DEVELOPMENT: New look at 2-building Triangle project as next design reviews approach

That’s a new rendering of the concept for 4406 36th SW and 4440 Fauntleroy Way SW, the properties that the Sweeney family is planning to redevelop on and near the site of their legacy business Alki Lumber. Family spokesperson Lynn Sweeney sent the rendering today, as architects Ankrom Moisan sent the city the full design “packet” for 4406 36th SW, which will go back to the Southwest Design Review Board on November 4th (as reported here previously) The building is proposed for 8 stories, 284 apartments, 10,000 square feet of retail space, and 162 offstreet-parking spaces. Here’s the packet:

You’ll also find it on the city website. ]Sweeney says regarding the 2-building plan, “Our design team has been hard at work responding to the Design Review Board guidance and collaborating with the city to develop an outstanding project for the West Seattle Triangle Neighborhood. The focus of this project is to create a unique and engaging streetscape experience for the community while providing housing for more than 500 new residents. The project is well positioned with proximity to the proposed Avalon light rail station. We are excited to go before the board on November 4th (East Block) and November 18th (West Block).” Both are 5 pm online meetings; viewing/listening/comment info for the November 4th meeting is here. The Sweeneys have said they’ll look for a new location for their lumberyard; Sweeney told us today there’s no update on that yet, nor do they have a target date for groundbreaking.

13 Replies to "DEVELOPMENT: New look at 2-building Triangle project as next design reviews approach"

  • Niko October 23, 2021 (2:49 am)

    Proximity to the non-existent light rail station

    • Uh yeah October 23, 2021 (6:23 pm)

      It says proposed light rail station…

  • Joe Z October 23, 2021 (6:48 am)

    Happy to see they did a much better job with 36th St this time. The building itself is going to be great. I’m looking forward to having more retail within walking distance of the Triangle. 

  • Villagegreen October 23, 2021 (8:04 am)

    Looks great. Can’t wait for this! Looking forward to more commercial/retail options in this area (I live across Fauntleroy). Maybe a brewery? Such a shame West Seattle’s namesake brewery across the street is so underwhelming. Maybe some competition would encourage them to up their game!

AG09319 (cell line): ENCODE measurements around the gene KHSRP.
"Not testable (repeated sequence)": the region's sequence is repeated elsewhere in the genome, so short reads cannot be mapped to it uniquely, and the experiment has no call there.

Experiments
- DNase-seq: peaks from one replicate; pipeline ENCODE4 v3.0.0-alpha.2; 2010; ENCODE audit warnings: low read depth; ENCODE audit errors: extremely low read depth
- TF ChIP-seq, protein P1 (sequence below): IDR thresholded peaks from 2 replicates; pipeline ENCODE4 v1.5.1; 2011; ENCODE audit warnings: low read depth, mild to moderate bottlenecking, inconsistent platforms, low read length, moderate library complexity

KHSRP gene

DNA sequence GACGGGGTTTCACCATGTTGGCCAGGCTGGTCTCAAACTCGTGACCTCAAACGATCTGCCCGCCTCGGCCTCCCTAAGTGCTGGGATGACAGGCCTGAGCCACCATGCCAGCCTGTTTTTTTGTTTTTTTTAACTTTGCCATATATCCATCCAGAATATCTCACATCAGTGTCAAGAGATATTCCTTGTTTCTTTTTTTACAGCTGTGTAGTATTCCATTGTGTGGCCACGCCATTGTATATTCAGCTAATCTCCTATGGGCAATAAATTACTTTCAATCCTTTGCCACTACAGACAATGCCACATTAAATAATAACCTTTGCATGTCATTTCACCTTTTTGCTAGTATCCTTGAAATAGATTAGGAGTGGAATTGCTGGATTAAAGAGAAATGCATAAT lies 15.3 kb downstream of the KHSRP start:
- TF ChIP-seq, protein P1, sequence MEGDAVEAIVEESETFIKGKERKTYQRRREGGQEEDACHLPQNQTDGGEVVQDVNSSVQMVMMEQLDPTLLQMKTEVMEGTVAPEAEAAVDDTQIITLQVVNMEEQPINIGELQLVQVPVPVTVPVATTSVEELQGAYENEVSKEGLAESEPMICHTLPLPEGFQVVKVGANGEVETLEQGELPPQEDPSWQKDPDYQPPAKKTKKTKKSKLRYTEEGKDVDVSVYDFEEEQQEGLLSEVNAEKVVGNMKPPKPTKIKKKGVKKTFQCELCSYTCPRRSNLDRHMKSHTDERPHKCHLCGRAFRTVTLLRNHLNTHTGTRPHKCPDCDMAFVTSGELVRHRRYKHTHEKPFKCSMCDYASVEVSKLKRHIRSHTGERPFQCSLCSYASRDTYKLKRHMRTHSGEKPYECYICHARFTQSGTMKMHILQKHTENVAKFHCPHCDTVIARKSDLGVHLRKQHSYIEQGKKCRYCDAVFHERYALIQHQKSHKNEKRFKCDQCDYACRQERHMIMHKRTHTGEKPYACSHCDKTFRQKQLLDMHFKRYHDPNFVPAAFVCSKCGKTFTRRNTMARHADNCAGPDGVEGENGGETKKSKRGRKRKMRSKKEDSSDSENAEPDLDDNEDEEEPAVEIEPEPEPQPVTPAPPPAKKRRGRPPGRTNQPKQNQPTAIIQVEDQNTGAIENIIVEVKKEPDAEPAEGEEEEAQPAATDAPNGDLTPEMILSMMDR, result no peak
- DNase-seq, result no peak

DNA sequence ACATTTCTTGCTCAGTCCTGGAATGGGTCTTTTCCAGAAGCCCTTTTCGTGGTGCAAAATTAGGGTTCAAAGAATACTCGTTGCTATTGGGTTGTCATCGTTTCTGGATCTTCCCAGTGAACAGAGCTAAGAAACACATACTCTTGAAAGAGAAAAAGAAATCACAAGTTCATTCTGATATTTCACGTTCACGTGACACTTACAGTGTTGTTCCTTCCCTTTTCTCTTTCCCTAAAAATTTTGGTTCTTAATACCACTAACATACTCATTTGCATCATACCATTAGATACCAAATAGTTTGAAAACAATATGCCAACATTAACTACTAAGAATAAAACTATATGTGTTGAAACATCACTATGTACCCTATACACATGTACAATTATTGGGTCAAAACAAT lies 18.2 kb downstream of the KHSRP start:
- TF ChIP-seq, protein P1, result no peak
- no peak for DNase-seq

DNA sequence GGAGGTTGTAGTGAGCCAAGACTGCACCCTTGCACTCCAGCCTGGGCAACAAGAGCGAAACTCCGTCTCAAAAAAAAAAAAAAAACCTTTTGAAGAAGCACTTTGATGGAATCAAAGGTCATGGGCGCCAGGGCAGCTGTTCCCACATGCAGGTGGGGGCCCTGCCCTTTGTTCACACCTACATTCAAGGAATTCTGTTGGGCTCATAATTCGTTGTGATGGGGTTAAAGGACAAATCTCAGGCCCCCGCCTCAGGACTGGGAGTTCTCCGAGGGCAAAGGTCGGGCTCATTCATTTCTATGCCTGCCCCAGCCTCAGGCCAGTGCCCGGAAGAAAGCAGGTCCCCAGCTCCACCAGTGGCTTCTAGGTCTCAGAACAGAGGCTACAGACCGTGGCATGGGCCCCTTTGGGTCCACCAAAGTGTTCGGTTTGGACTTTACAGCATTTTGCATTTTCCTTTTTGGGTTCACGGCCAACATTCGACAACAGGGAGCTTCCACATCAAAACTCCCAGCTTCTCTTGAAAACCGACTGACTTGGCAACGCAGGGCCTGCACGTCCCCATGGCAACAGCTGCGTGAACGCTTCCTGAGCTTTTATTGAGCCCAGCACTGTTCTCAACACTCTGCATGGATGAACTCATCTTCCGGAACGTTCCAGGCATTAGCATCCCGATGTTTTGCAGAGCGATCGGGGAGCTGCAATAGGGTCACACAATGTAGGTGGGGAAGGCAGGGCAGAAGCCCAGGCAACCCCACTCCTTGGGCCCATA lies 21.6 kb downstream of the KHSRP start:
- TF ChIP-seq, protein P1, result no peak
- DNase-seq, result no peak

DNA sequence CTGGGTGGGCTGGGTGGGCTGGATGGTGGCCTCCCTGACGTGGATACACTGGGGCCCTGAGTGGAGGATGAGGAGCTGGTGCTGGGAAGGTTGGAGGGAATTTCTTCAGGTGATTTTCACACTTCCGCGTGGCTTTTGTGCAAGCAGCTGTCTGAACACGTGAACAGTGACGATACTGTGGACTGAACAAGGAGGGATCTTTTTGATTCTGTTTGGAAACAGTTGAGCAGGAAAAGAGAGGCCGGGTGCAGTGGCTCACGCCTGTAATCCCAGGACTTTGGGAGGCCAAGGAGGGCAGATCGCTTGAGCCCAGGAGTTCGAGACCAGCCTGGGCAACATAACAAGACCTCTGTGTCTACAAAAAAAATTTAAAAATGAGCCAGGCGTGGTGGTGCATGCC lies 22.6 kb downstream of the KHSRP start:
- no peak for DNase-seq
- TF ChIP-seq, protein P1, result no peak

• Beerseeker October 27, 2021 (3:59 pm)

      I agree with all of this! WSB (brewing) step your game up! 

  • S.A. October 23, 2021 (9:46 am)

    Looking at the light rail plans closely, how do these buildings fit with the potential light rail station planned very close by?

  • HS October 23, 2021 (10:50 am)

    Well, I kind of love it. Really great massing, use of rooftop space and I appreciate the openness along the lower portion of the building. A welcoming design. Again, really great massing to capture views, walkways have more opportunities for sunlight and it’s kept the building visually interesting. That corridor could be a great “Portland pearl district” retail opportunity. 

  • anonyme October 23, 2021 (12:16 pm)

    Speaking of the Pearl District, it would have been really interesting and characterful to use the old Alki Lumber building in the design somehow, perhaps even the building itself, with authentic, industrial loft spaces.  West Seattle has never been especially rich in character, so I hate to see everything old or iconic entirely lost to shiny, new development without even a nod to the past.

    • WSB October 23, 2021 (6:28 pm)

      Look again at the design packet.

      • anonyme October 24, 2021 (12:39 pm)

        More of a blink than a nod.

  • StopCuttingDownTrees October 23, 2021 (12:50 pm)

    These look a lot better than the giant, boxy beehive complexes that have congested the Alaska Junction in the past 20 years.

  • H20K9 October 23, 2021 (8:27 pm)

    Look around, Seattle doesn’t handle ‘Livability’ very well. Developers delivering the smallest units with not even a balcony to stand on.Hideous, poorly designed  prison like boxes with no set-backs or  green spaces.No thanks !

    • natinstl October 25, 2021 (12:39 pm)

      When I went to Chicago I was so impressed with the use of setbacks, art work and the attention to detail in the architecture they had in the city. They are very intentional in mixing new with old, wish we had more of that here. 

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